What pleasure could be greater than spending time with four generations of family (see photo at left), as we did last weekend in Fort Worth? The twins, Caitlyn and Chloe provided all the entertainment one could want, far surpassing anything that might have been offered on TV or on some stage. They were in turn the most attentive audience, soaking in everything around them, including as you can see, Caitlyn exploring her own toes.
We did venture on to YouTube to listen to some Raffi songs. This led to some “digital” explorations by the generation poised to supplant in not so many years the so-called digital natives of today. It’s not evident in this photo, but digital here includes toes as well as fingers.
The final photo shows Chloe studying the camera studying her.
For Chloe and Caitlyn, learning involves all the senses and all the body. They explore faces using their eyes, but also their noses and fingers. Things are as they look, but also as they smell and taste and feel.
Some people would claim that the girls don’t talk yet, but that’s only in the incredibly narrow sense of saying that they don’t speak standard English. Their world is actually suffused with communication; it’s a rich laboratory of experiments with sounds linked to ideas and feelings. They gently remind us that the adults among us who constrain their talk to formulaic utterances and language without feeling are the ones who don’t know how to talk.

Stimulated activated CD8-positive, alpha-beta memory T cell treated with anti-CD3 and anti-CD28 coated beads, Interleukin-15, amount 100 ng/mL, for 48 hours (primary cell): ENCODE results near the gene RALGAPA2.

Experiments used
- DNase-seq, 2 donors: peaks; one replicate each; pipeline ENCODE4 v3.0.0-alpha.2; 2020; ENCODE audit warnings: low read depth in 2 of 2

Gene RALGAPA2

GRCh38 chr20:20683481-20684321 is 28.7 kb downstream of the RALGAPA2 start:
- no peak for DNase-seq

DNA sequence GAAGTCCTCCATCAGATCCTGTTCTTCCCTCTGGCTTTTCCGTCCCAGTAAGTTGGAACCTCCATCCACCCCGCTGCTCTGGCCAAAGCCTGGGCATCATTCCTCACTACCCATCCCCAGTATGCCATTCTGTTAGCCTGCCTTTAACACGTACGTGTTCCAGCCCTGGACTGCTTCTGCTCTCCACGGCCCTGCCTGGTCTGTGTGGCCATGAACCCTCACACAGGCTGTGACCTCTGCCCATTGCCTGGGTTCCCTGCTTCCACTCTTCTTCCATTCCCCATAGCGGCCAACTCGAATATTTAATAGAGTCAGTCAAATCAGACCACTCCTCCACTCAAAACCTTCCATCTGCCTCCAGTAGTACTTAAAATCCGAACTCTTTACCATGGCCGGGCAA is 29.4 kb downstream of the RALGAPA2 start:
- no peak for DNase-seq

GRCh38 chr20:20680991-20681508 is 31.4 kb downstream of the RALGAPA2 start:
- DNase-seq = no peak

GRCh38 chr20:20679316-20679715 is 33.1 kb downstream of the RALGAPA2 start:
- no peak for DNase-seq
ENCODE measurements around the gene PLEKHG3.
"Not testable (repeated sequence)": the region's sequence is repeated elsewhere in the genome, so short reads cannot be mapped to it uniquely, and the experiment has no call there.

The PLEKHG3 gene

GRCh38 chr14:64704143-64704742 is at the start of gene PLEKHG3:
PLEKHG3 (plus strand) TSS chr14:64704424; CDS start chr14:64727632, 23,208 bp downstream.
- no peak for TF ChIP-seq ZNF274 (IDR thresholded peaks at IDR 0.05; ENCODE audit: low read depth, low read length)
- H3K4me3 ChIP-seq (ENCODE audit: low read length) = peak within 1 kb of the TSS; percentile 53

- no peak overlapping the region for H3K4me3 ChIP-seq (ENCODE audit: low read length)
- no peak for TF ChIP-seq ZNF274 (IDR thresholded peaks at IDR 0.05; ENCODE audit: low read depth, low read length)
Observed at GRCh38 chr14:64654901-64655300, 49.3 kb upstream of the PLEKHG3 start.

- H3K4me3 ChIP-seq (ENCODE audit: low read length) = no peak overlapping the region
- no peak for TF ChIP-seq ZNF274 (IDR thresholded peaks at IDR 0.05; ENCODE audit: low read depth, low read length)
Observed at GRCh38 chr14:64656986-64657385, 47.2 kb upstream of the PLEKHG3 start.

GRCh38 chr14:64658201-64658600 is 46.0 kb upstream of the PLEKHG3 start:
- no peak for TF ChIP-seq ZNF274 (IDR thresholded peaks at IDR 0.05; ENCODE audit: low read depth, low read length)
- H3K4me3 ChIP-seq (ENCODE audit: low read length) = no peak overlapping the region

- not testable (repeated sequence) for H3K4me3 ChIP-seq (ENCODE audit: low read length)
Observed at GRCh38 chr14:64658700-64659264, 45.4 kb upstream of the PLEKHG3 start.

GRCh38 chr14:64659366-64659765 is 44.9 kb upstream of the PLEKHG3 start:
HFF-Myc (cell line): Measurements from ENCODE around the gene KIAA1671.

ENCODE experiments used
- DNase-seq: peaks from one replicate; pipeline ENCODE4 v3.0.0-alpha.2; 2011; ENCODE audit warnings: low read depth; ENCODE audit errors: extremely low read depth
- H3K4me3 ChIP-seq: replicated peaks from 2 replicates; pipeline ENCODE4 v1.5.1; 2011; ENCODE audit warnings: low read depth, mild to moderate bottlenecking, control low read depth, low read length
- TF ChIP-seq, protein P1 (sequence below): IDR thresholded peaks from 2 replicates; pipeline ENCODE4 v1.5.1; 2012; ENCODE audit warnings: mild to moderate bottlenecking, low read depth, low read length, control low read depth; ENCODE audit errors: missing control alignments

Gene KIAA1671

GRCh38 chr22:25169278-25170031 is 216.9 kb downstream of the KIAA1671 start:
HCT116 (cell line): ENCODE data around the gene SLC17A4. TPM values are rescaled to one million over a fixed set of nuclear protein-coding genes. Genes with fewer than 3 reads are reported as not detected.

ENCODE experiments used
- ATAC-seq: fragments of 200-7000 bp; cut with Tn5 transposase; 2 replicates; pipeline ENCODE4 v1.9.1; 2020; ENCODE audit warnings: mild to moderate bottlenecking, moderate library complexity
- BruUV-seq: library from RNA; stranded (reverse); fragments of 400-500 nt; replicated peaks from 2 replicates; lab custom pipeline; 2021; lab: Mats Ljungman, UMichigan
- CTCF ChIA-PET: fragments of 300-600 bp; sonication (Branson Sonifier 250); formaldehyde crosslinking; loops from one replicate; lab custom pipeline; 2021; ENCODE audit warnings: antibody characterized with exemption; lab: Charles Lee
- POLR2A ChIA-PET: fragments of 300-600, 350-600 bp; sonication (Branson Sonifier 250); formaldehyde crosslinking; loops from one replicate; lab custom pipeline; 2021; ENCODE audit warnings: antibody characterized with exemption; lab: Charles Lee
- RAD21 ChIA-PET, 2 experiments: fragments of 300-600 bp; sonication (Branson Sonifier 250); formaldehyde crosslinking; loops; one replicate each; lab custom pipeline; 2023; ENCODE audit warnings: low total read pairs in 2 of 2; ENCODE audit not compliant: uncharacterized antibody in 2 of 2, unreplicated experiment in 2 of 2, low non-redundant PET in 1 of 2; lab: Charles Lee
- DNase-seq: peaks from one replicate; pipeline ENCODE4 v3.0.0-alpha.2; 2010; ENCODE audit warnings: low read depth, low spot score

It will not surprise some of you to hear that this reminds me of John Dewey, who says:
Upon this view, thinking, or knowledge-getting, is far from being the armchair thing it is often supposed to be. The reason it is not an armchair thing is that it is not an event going on exclusively within the cortex or the cortex and vocal organs. It involves the explorations by which relevant data are procured and the physical analyses by which they are refined and made precise; it comprises the readings by which information is got hold of, the words which are experimented with, and the calculations by which the significance of entertained conceptions or hypotheses is elaborated. Hands and feet, apparatus and appliances of all kinds are as much a part of it as changes in the brain. –pp. 13-14, John Dewey, Essays in experimental logic
Dewey, John (1916). Introduction to Essays in experimental logic (pp. 1-74). Chicago: University of Chicago.